Troughs and Crests in Restaurant Chain Industry

Troughs and Crests in Restaurant Chain Industry

Revealed by “Sagar Ratna”

Jayaram Banan ,an unrivalled dosa king of Delhi. He runs Sagar Ratna, a restaurant that Delhiites love to frequent, especially on Sundays, after a long evening of cultural hobnobbing. Sagar Ratna has come a long way from its beginnings as a quaint 40-seater in a south Delhi residential colony over 25 years ago.

The chain now has 67 outlets spread across Haryana, Punjab, Uttar Pradesh, Rajasthan, Himachal Pradesh and the NCR. Such is the rise that PE investors have paid Rs 180 crore for a controlling stake in the operation. In 2000, Sagar Ratna’s turnover was about Rs 12 crore, which doubled to Rs 25 crore in 2005, and was roughly Rs 70 crore in 2011. The chain makes an impressive 15-20% profit. And all this success has been showcased to the world by a man who was born in a little village called Karkala, 30 km from Udupi. One of seven children, Banan never saw himself living a life in the village. And his ascent to the high flying life of a restaurateur started when Banan failed his school exams, stole some money from his father and ran away to find a life in Mumbai.

Sagar Ratna

Humble Beginnings

In Mumbai, he landed his first job in a canteen.He washed dishes in the canteen of Hindustan Organic Chemicals.His first promotion came within three months of joining the canteen where he was moved up to waiting on tables. Eight years later, Banan quit as night manager to move to the capital, where he started a canteen of his own at Central Electronics in Ghaziabad.
Banan realised there was an opportunity in food. Delhi was gradually becoming more cosmopolitan and the demand for food to match different palettes was increasing. And in 1986 he started Sagar, renting a shop in Defence Colony for Rs 3,250 a week where he served south Indian staples like idli, dosa and the like. “It was very difficult to pay rent but the restaurant picked up really fast,” says Banan. Sagar grew. Soon Banan rented adjacent shops and the floors above the restaurant to increase seating capacity. But Delhities couldn’t get enough of the “Madrasi” restaurant and the serpentine queues in Defence Colony continued. In 1991, Banan bought out another popular South Indian eatery, Woodlands. This restaurant was aimed toward the more affluent. Its location (in the famous Lodhi hotel) needed a different ambience than the bare minimum the Defence Colony outlet featured. He invested Rs 50,000 in furniture, increased the prices on the menu card and christened it Sagar Ratna. For a while it seemed the Sagar Ratna juggernaut would continue to roll unhindered. But the 1990s weren’t a good time to eat out. Restaurants were aggressively expanding but Sagar Ratna bucked the trend and in 1996 it branched out by adopting the franchise model.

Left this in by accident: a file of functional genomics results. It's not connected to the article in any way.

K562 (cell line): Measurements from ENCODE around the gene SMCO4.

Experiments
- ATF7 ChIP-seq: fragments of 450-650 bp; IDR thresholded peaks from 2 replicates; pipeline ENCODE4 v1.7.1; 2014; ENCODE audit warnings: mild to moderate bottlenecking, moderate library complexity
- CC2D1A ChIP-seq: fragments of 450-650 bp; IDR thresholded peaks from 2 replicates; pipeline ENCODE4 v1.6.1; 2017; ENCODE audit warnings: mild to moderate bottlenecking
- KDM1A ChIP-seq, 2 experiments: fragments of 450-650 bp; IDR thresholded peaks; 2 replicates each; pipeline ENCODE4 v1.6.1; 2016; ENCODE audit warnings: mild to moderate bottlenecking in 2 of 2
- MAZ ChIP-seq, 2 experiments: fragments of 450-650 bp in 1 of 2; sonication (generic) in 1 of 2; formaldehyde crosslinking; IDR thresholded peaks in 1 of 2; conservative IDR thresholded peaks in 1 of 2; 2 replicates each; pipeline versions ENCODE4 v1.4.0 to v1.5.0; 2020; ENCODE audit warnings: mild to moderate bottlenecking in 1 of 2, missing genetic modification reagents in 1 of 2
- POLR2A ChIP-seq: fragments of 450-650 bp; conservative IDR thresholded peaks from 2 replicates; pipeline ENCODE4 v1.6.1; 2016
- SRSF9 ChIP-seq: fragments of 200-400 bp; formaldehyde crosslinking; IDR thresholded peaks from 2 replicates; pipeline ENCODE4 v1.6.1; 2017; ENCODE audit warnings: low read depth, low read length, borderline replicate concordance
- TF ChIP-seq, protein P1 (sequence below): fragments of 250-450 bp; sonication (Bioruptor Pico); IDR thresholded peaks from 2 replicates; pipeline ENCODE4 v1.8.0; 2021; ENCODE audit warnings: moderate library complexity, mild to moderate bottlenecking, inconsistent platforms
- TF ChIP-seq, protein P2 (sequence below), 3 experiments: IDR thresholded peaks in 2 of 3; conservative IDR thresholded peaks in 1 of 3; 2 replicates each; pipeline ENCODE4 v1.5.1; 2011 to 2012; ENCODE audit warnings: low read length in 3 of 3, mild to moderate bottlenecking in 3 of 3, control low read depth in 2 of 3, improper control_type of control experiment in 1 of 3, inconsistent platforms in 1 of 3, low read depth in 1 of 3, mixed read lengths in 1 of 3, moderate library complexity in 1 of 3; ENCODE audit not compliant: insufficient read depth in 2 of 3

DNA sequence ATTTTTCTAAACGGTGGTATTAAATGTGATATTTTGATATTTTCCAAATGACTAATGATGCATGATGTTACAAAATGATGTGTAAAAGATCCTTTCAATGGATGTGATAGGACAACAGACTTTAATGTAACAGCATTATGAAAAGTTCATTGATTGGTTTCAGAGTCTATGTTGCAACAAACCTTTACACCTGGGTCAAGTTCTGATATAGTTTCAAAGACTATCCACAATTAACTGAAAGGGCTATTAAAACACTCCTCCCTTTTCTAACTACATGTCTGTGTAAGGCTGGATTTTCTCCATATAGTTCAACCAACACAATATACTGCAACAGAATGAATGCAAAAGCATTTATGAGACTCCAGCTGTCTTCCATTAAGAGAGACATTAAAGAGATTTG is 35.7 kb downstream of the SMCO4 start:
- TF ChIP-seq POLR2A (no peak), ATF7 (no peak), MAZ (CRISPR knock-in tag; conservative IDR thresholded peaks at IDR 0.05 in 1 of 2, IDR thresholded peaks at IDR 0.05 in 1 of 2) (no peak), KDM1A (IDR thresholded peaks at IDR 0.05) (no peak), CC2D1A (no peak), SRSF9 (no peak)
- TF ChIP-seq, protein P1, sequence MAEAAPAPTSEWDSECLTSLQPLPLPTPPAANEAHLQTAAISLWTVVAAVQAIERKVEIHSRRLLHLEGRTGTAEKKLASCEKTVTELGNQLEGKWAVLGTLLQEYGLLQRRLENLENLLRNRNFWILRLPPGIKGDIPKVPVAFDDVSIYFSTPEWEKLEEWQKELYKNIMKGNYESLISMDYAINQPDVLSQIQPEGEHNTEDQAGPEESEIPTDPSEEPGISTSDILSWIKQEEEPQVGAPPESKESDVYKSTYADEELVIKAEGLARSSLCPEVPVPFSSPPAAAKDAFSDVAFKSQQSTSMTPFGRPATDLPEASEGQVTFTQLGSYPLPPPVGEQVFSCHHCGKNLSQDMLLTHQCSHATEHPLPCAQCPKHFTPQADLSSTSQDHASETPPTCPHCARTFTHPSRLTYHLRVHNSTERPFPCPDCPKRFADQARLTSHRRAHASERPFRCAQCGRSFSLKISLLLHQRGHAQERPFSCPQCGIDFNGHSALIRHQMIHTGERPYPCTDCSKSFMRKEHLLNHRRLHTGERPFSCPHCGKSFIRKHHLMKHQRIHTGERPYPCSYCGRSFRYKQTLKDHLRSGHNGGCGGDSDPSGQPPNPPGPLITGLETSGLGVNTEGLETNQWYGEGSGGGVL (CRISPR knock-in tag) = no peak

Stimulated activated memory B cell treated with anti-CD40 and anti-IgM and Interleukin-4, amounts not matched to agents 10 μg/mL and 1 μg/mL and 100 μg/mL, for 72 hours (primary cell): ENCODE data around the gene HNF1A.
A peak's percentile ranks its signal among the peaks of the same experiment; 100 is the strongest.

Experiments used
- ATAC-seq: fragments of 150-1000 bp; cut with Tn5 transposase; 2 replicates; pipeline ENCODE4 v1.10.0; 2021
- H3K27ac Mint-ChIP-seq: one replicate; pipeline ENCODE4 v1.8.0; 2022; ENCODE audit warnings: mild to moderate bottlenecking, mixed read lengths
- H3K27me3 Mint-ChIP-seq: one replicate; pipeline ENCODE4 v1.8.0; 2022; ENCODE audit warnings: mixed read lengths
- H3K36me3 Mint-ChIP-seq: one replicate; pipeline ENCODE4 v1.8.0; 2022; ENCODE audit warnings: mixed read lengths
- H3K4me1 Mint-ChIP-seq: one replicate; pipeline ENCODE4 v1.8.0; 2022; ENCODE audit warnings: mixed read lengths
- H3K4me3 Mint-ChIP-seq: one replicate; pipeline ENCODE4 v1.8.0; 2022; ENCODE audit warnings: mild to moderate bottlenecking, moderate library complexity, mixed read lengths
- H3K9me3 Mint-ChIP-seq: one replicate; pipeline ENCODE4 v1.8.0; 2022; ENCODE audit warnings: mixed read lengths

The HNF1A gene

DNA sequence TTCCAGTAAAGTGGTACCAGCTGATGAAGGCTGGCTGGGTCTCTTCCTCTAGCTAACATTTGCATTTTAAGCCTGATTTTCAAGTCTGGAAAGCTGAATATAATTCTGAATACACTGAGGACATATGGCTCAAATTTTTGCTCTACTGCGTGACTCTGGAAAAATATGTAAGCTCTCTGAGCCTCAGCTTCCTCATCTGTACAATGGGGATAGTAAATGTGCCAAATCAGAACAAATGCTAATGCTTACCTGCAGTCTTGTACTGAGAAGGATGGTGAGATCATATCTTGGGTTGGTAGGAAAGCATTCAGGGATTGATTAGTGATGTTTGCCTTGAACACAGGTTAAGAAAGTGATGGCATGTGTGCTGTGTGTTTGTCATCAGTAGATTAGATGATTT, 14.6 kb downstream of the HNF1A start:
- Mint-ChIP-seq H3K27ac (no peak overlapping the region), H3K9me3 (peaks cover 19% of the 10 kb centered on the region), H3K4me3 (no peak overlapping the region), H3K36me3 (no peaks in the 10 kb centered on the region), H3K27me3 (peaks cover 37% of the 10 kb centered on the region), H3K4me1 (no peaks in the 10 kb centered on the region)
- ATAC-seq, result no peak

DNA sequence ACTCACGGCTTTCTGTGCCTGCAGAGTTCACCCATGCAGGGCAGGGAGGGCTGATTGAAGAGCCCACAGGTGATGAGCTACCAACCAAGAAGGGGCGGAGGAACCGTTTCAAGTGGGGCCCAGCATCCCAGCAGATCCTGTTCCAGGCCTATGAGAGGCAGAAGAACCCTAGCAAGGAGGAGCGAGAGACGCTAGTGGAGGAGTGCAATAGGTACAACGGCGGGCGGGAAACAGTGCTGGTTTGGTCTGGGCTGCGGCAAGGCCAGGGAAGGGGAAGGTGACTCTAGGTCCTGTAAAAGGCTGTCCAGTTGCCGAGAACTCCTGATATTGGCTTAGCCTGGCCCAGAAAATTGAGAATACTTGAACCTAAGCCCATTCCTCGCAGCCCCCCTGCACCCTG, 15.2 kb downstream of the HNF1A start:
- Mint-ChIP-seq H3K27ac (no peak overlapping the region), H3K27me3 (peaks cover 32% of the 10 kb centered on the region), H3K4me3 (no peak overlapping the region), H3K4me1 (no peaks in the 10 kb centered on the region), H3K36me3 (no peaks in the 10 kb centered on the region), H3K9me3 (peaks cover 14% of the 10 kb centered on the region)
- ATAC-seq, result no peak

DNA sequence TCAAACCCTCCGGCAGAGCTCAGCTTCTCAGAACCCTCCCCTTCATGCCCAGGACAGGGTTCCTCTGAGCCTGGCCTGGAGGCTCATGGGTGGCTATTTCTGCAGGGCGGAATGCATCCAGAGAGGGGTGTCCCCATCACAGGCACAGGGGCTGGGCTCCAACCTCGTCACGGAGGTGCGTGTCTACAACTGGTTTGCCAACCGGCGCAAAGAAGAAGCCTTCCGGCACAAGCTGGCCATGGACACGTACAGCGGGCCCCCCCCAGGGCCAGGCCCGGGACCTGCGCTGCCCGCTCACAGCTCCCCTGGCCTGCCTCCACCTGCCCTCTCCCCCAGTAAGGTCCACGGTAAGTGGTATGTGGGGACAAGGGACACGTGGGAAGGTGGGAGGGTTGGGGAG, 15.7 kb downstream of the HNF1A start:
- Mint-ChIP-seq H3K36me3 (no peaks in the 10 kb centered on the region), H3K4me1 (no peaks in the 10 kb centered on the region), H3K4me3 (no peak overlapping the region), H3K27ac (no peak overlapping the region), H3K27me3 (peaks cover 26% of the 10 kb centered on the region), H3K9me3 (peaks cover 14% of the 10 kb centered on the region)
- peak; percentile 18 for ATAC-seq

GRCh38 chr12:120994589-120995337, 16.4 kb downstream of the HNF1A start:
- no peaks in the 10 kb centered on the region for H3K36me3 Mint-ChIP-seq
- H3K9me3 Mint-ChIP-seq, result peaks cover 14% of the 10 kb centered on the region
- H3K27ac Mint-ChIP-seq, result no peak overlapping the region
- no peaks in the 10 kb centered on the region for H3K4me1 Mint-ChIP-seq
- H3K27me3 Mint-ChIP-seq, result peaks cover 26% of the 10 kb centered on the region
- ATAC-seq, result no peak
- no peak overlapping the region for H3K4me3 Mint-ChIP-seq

Second Wind

Sagar Ratna’s growth story has been in spurts. Most of their 67 restaurants opened during the last decade and roughly 60% of the outlets are franchises. More than the loosening of control, which helped expansion, what’s really helped Sagar Ratna in the past decade is its decision to step out of its comfort zone of vegetarian cuisine to service a broader customer base. In 2001, Banan launched Swagath, which serves coastal and Chettinad cuisine. The restaurant very quickly made it to most lists of best restaurants in the capital. Swagath now has 11 outlets and earned over Rs 30 crore last year (It is run as a separate profit centre under the Sagar Ratna banner).
The smell of success reached as far as New York, where it tempted private equity firm India Equity Partners to taste the chutney. In August 2011, IEP shelled out Rs 180 crore for a controlling stake in the food chain. While IEP’s Arvind Nair moved in as CEO, Banan has stayed on as chairman.

And a Little More Spice

Sagar Ratna now plans to set up shop in other parts of the country. And that’s where it faces another challenge—it will now have to evolve and change its flavours according to the regional palette. The same sambhar that’s a hit with spice-loving Punjabis may not sell in, say, Ahmedabad (where people like it sweet).
Further, Sagar Ratna is absent almost everywhere except the North. That’s why it might not be able to compete with the likes of Saravana Bhavan in the South and the innumerable Udupi joints in Mumbai, which understand their markets inside out. This is what Sagar Ratna will have to master while it widens its presence. Analysts also argue that the new owners might, in their bid to create a uniform flavour, eliminate the “homemade touch” from the food. That would be disastrous, as would be any attempt to exchange the ‘family’ environment for a more sterile corporate environment.

Source : Business Outlook


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